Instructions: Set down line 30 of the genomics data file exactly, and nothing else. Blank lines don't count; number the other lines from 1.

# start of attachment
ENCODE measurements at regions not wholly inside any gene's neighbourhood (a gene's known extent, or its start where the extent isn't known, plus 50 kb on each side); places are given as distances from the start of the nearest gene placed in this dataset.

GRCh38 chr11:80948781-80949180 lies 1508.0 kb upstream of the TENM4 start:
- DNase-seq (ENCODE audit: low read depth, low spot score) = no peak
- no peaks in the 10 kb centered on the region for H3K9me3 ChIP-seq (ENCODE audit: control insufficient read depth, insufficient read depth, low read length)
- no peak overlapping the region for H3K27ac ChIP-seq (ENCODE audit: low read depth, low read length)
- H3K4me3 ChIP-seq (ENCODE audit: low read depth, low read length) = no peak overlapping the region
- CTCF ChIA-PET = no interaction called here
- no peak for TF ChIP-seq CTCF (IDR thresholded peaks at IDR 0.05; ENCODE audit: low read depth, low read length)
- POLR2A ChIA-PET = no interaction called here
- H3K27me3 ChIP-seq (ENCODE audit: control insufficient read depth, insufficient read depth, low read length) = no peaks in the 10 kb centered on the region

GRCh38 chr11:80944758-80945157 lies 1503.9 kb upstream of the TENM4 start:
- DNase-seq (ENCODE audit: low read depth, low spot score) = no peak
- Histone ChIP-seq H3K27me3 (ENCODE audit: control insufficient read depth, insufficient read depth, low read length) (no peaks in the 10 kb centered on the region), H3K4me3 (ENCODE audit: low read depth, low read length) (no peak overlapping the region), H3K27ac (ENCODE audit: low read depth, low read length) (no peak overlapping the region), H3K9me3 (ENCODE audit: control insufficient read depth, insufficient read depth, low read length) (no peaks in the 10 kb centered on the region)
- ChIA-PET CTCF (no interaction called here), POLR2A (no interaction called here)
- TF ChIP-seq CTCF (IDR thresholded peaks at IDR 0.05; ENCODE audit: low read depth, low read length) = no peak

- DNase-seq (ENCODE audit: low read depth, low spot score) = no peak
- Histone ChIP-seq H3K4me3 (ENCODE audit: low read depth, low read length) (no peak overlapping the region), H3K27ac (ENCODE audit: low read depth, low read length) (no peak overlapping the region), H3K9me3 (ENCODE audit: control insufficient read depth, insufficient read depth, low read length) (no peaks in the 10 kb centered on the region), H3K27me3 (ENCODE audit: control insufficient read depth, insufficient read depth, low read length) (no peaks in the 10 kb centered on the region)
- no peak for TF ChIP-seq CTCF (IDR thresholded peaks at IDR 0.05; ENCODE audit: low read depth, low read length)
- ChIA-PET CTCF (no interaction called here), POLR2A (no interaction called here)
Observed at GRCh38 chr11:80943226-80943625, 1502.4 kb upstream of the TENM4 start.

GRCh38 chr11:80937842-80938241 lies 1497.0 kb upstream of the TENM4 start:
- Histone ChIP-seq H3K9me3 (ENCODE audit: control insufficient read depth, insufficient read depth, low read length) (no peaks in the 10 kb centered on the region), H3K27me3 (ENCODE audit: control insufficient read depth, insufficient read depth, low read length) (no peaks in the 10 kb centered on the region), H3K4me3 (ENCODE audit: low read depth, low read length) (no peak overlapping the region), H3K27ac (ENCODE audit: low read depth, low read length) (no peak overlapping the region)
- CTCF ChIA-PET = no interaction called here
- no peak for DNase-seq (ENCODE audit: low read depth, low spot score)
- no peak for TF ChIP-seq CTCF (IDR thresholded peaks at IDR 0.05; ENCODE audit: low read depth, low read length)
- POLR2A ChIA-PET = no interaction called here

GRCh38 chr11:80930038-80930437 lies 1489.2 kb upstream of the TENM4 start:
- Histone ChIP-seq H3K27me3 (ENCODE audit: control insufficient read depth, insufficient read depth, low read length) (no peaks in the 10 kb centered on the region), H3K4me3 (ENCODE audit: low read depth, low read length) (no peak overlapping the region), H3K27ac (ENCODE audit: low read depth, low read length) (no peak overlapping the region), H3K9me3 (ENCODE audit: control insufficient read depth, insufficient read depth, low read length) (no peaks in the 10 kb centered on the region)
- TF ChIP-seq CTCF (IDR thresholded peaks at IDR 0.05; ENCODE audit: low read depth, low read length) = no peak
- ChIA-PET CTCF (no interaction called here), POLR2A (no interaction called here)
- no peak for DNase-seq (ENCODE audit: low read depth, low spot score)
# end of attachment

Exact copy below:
- ChIA-PET CTCF (no interaction called here), POLR2A (no interaction called here)